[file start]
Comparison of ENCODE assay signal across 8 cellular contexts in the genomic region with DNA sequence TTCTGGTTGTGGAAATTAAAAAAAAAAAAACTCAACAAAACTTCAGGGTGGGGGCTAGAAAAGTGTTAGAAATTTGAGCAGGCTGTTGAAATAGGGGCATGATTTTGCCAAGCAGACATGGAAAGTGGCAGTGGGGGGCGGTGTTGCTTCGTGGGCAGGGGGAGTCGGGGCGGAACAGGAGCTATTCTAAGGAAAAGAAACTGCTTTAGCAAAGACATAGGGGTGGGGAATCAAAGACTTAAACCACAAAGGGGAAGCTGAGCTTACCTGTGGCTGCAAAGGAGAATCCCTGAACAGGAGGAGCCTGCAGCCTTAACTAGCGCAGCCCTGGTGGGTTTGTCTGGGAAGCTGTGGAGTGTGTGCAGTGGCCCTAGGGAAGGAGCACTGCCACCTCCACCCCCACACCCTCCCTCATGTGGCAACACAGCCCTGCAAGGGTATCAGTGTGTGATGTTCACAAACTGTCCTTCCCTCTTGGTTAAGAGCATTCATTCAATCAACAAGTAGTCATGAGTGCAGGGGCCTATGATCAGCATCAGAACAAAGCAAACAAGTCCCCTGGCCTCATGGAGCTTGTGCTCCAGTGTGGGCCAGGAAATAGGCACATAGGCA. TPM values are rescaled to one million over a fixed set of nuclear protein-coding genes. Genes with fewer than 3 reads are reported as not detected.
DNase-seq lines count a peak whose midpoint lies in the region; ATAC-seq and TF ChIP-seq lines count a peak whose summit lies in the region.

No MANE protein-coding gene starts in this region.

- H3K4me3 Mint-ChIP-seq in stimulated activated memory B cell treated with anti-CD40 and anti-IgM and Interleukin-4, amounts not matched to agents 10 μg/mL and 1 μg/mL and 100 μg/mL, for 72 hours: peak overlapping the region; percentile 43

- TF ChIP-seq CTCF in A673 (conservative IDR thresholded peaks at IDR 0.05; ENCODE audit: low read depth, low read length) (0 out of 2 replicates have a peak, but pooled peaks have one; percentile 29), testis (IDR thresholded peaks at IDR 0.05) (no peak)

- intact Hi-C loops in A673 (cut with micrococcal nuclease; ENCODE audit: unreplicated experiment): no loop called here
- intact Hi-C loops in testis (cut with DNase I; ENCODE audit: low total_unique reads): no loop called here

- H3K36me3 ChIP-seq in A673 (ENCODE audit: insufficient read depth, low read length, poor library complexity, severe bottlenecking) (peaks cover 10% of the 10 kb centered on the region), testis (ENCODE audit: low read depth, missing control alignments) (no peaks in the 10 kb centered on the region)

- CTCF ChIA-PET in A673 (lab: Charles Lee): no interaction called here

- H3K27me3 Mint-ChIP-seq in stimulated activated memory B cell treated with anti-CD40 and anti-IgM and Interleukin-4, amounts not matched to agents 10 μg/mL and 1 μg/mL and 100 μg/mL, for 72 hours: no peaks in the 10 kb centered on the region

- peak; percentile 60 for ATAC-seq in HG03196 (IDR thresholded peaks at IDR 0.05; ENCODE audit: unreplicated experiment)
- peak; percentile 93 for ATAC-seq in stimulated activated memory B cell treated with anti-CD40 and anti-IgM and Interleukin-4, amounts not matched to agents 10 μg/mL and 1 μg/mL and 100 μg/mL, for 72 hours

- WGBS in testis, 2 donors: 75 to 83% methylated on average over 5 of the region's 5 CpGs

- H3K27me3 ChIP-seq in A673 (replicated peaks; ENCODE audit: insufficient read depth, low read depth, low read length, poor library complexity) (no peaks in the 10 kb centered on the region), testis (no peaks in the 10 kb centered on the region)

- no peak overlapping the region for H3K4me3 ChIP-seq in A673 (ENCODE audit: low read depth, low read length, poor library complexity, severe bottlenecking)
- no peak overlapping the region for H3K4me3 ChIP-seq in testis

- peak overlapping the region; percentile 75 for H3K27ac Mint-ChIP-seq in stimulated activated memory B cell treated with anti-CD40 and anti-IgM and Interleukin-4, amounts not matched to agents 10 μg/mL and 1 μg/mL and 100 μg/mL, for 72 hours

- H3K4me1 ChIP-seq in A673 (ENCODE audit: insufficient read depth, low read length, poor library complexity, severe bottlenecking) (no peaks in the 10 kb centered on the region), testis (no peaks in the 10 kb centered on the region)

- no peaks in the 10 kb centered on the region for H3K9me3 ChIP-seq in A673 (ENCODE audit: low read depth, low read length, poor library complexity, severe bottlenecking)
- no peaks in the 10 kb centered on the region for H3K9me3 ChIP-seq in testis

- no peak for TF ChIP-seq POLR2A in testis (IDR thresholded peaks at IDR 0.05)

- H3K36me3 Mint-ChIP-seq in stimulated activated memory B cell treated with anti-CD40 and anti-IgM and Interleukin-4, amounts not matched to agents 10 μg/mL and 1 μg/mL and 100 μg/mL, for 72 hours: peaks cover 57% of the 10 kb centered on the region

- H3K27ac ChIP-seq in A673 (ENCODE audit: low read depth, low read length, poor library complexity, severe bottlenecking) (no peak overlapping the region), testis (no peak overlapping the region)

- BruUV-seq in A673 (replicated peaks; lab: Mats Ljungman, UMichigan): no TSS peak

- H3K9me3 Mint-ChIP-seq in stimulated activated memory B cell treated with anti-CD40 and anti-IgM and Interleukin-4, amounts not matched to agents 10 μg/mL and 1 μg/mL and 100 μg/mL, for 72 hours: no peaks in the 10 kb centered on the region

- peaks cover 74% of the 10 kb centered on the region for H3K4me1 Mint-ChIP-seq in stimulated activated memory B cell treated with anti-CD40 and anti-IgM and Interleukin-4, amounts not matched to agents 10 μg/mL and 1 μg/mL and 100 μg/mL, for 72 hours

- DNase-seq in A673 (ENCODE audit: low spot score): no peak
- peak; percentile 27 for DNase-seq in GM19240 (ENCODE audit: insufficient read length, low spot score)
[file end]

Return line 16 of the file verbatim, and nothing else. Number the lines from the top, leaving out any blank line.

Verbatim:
- no peak overlapping the region for H3K4me3 ChIP-seq in testis